Zylinska, Joanna with Goldsmiths Media (Eds.). The Future of Media. London: Goldsmiths Press, 2022. Pp. viii, 387. ISBN 978-1-913380-14-4 (paper) 30 [pounds sterling]; 978-1-913380-13-7 (eBook, OER options). https://www .gold.ac.uk/goldsmiths-press/publications/the-future-of-media/
Perhaps the best way to think about the future is from its end. And so, Joanna Zylinska's edited volume, The Future of Media, proposes in its last chapter (bar the Afterward) a consideration of "the future of the future." Here James Barton suggests that any consideration of the future is itself a matter of perspective. Quoting Augustine on time, he suggests that "the future can exist only in the mind, in expectation, or anticipation." Then, setting out some principles for consideration of the future, he writes. "Any attempt to speculate regarding time and futurity is bound by perspectival constraints" (p. 334, italics in original). He asks "whether temporarily and futurity may have no objective reality beyond the local, subjective registers of experience, understanding, or physical change (p. 334, italics in original). This provides an interesting opening, though it appears at the end, for an academic consideration of the future of media. And so, we must ask whose future and whose media. The book itself proposes a wide-ranging definition of media but restricts itself to a consideration of a future through academic eyes. The reader then needs to keep in mind that the perspectives in this collection serve academia first and may or may not take into account the future of audience members, for example, who may well have much less sophisticated expectations--and ones perhaps more (or less) freighted with unexamined assumptions.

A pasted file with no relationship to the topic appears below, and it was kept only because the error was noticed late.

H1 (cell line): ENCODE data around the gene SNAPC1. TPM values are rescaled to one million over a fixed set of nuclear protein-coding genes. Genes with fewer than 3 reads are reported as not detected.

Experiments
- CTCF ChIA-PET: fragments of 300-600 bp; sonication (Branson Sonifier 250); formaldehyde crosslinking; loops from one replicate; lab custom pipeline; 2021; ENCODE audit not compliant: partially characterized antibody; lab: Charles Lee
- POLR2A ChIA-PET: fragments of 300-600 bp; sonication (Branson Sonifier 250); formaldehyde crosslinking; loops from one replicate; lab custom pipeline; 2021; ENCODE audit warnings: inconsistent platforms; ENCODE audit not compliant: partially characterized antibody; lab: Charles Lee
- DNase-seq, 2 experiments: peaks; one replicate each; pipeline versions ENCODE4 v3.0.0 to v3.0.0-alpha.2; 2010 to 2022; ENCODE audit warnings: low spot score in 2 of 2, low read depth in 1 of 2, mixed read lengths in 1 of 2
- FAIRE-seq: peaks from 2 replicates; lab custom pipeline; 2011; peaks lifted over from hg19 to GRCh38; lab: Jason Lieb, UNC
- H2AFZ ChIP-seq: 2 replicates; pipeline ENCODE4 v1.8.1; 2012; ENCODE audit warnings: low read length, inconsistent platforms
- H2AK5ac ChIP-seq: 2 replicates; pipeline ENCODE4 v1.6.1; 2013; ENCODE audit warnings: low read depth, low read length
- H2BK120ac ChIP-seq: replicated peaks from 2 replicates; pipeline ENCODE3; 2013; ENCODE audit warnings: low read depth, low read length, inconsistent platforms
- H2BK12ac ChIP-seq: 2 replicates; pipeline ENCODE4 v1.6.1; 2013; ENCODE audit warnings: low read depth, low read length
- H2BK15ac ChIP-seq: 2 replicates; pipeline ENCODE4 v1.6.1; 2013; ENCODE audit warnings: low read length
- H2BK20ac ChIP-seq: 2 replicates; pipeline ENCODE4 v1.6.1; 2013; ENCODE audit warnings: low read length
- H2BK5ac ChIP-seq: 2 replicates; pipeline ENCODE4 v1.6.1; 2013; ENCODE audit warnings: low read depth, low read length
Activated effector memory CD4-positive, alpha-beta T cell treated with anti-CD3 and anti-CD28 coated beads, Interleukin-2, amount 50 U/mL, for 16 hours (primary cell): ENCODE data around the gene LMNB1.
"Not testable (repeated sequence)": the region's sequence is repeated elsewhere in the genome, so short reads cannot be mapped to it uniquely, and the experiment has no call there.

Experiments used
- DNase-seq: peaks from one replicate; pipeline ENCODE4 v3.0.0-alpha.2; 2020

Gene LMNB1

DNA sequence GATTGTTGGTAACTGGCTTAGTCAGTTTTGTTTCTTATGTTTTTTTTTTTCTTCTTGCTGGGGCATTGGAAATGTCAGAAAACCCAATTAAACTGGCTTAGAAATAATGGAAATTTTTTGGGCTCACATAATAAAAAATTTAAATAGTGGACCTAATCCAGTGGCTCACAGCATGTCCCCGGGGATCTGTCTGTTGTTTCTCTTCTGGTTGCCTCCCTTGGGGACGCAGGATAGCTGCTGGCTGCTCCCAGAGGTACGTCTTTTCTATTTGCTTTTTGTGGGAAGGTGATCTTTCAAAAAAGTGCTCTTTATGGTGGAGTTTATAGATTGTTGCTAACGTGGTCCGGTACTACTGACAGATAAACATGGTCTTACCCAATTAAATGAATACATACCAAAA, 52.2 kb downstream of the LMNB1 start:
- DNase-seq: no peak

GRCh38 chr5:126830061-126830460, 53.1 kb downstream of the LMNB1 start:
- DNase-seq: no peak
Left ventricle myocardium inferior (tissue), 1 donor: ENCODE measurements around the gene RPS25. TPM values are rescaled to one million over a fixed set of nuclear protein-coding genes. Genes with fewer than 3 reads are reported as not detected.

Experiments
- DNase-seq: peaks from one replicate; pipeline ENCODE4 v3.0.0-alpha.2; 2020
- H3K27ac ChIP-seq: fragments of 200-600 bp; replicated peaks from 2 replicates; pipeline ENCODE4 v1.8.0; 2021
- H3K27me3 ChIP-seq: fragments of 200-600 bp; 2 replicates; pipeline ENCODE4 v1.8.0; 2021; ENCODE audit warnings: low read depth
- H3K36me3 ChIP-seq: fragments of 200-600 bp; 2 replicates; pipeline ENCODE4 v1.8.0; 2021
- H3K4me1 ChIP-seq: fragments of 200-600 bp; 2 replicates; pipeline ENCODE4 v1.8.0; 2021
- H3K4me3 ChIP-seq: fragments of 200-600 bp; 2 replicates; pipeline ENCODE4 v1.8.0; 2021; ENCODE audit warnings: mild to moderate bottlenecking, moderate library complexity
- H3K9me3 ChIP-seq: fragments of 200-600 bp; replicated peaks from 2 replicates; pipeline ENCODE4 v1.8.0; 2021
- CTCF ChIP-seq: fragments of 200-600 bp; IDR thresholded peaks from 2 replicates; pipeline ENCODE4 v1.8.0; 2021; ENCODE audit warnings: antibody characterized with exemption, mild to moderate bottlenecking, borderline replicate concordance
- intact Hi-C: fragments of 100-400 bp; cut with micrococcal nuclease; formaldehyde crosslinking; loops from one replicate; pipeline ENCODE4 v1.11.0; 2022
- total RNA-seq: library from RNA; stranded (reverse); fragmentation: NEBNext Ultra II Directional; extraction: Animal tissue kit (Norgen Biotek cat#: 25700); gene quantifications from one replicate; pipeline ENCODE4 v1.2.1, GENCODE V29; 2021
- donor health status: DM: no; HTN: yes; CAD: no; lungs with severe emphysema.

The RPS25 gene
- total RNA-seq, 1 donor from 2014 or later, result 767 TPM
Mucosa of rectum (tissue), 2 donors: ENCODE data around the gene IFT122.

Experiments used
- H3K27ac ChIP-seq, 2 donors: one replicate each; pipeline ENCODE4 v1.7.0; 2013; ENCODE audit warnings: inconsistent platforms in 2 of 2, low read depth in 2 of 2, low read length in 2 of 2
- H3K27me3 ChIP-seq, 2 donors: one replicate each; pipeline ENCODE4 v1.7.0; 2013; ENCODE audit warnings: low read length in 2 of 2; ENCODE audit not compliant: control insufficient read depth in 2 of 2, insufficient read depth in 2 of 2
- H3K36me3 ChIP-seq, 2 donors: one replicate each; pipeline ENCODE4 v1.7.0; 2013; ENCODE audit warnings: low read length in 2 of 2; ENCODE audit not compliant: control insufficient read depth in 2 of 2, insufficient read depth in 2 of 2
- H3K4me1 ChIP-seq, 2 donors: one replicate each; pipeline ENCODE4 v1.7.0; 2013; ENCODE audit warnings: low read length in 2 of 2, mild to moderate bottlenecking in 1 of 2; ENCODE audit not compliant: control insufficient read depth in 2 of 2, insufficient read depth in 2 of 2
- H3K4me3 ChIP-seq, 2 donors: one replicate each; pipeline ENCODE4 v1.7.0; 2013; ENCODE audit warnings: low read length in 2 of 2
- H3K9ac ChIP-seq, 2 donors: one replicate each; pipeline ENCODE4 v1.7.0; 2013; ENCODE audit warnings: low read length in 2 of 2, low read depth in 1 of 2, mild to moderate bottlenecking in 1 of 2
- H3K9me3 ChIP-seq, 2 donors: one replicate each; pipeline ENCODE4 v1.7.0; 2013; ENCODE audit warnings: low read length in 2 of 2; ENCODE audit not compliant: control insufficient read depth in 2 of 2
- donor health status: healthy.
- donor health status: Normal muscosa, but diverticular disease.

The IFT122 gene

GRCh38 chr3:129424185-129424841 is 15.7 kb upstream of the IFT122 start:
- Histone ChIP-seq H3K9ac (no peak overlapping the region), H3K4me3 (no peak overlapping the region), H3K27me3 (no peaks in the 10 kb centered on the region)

Zylinska has assembled work by her colleagues at Goldsmiths College in London in which each of them considers an aspect of the future grounded in their particular academic areas. She writes, "The idea for this book arose a couple of years ago, when the Department of Media, Communications and Cultural Studies at Goldsmiths, which is one of the oldest and largest departments offering this configuration of subjects in the world, decided to work on a shared project that would bring together our multiple approaches, positions and ways of working." She further notes that "the book is an experiment in collaborative modes of thinking and working in an academic institution, in multiple voices and by means of multiple approaches, at a time when scholars and students are increasingly being implored to compete against each other rather than act collectively" (p. 2).
The book defines media broadly. Chapters include tdiscussions of the future of journalism, television, media work, social media, audio, dance, radio, and photography. All of these seem typical of what students might study in a communication program. Other sections of the book look at media reform and understandings of truth, again things possibly connected to communication study. But the volume also includes areas that seem to have more to do with approaches to study relevant to more than just media, including feminism, sexuality, race and gender, postcolonialism, activism, and digital humanitarianism.
Because the future is by definition unknowable, scholars writing...